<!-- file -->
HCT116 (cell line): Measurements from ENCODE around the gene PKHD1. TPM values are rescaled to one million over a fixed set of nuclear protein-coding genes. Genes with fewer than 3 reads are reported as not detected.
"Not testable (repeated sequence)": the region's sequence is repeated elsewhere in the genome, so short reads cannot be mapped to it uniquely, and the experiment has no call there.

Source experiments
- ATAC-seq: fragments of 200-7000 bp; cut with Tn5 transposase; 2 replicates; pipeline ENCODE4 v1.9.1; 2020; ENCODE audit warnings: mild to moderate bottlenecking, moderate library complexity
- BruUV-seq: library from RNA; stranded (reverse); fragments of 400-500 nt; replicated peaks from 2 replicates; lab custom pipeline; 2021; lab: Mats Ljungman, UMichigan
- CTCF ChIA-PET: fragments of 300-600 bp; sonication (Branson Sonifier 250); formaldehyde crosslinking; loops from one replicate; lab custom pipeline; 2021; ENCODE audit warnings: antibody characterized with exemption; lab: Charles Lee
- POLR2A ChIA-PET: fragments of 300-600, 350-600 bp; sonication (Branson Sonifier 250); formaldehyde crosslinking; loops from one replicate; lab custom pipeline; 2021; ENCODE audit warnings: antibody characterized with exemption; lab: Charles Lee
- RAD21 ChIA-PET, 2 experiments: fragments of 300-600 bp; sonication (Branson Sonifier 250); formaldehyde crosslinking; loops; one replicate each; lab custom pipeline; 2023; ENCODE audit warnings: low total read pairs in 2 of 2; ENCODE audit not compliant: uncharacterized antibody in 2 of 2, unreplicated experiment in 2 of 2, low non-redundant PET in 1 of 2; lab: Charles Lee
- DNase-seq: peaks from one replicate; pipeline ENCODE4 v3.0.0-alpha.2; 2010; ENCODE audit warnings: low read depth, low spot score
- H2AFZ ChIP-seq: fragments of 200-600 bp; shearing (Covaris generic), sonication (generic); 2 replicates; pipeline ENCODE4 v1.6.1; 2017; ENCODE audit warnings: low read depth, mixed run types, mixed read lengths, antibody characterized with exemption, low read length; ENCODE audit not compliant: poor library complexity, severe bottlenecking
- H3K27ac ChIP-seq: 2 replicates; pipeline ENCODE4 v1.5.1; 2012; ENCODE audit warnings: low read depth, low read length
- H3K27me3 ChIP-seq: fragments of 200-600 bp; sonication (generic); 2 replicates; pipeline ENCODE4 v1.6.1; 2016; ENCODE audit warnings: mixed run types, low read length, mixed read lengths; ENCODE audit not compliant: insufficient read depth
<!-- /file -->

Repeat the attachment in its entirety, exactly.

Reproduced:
HCT116 (cell line): Measurements from ENCODE around the gene PKHD1. TPM values are rescaled to one million over a fixed set of nuclear protein-coding genes. Genes with fewer than 3 reads are reported as not detected.
"Not testable (repeated sequence)": the region's sequence is repeated elsewhere in the genome, so short reads cannot be mapped to it uniquely, and the experiment has no call there.

Source experiments
- ATAC-seq: fragments of 200-7000 bp; cut with Tn5 transposase; 2 replicates; pipeline ENCODE4 v1.9.1; 2020; ENCODE audit warnings: mild to moderate bottlenecking, moderate library complexity
- BruUV-seq: library from RNA; stranded (reverse); fragments of 400-500 nt; replicated peaks from 2 replicates; lab custom pipeline; 2021; lab: Mats Ljungman, UMichigan
- CTCF ChIA-PET: fragments of 300-600 bp; sonication (Branson Sonifier 250); formaldehyde crosslinking; loops from one replicate; lab custom pipeline; 2021; ENCODE audit warnings: antibody characterized with exemption; lab: Charles Lee
- POLR2A ChIA-PET: fragments of 300-600, 350-600 bp; sonication (Branson Sonifier 250); formaldehyde crosslinking; loops from one replicate; lab custom pipeline; 2021; ENCODE audit warnings: antibody characterized with exemption; lab: Charles Lee
- RAD21 ChIA-PET, 2 experiments: fragments of 300-600 bp; sonication (Branson Sonifier 250); formaldehyde crosslinking; loops; one replicate each; lab custom pipeline; 2023; ENCODE audit warnings: low total read pairs in 2 of 2; ENCODE audit not compliant: uncharacterized antibody in 2 of 2, unreplicated experiment in 2 of 2, low non-redundant PET in 1 of 2; lab: Charles Lee
- DNase-seq: peaks from one replicate; pipeline ENCODE4 v3.0.0-alpha.2; 2010; ENCODE audit warnings: low read depth, low spot score
- H2AFZ ChIP-seq: fragments of 200-600 bp; shearing (Covaris generic), sonication (generic); 2 replicates; pipeline ENCODE4 v1.6.1; 2017; ENCODE audit warnings: low read depth, mixed run types, mixed read lengths, antibody characterized with exemption, low read length; ENCODE audit not compliant: poor library complexity, severe bottlenecking
- H3K27ac ChIP-seq: 2 replicates; pipeline ENCODE4 v1.5.1; 2012; ENCODE audit warnings: low read depth, low read length
- H3K27me3 ChIP-seq: fragments of 200-600 bp; sonication (generic); 2 replicates; pipeline ENCODE4 v1.6.1; 2016; ENCODE audit warnings: mixed run types, low read length, mixed read lengths; ENCODE audit not compliant: insufficient read depth